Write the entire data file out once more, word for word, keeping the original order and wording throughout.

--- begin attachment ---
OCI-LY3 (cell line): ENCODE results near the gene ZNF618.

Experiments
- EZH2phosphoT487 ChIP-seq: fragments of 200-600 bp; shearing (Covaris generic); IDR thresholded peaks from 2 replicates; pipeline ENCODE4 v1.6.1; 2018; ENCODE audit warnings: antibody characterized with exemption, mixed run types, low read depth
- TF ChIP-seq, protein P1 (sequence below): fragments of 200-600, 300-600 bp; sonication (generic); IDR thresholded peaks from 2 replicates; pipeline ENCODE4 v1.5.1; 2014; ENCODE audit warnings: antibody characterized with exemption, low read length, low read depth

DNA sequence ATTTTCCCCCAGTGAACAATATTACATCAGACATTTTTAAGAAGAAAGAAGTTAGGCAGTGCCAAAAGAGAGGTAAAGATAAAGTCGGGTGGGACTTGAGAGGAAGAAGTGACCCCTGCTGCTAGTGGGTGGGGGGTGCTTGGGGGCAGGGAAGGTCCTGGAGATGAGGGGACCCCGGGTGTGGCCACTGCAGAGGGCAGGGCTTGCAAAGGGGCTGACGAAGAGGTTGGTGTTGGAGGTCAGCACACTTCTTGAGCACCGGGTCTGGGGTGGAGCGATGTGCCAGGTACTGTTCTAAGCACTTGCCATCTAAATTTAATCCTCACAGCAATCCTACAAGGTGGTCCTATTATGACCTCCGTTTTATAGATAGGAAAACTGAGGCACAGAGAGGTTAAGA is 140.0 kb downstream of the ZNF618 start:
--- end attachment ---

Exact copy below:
OCI-LY3 (cell line): ENCODE results near the gene ZNF618.

Experiments
- EZH2phosphoT487 ChIP-seq: fragments of 200-600 bp; shearing (Covaris generic); IDR thresholded peaks from 2 replicates; pipeline ENCODE4 v1.6.1; 2018; ENCODE audit warnings: antibody characterized with exemption, mixed run types, low read depth
- TF ChIP-seq, protein P1 (sequence below): fragments of 200-600, 300-600 bp; sonication (generic); IDR thresholded peaks from 2 replicates; pipeline ENCODE4 v1.5.1; 2014; ENCODE audit warnings: antibody characterized with exemption, low read length, low read depth

DNA sequence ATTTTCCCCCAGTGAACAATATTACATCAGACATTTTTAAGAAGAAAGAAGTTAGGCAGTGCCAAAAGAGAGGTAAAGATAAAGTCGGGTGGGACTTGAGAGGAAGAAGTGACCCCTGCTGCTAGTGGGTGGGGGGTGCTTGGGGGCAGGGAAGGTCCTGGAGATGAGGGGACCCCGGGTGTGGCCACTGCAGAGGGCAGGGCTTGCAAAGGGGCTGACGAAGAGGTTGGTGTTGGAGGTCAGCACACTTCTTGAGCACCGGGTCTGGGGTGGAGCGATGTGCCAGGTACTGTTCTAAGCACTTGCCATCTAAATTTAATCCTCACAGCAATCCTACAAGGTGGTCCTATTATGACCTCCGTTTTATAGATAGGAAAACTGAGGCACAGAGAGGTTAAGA is 140.0 kb downstream of the ZNF618 start: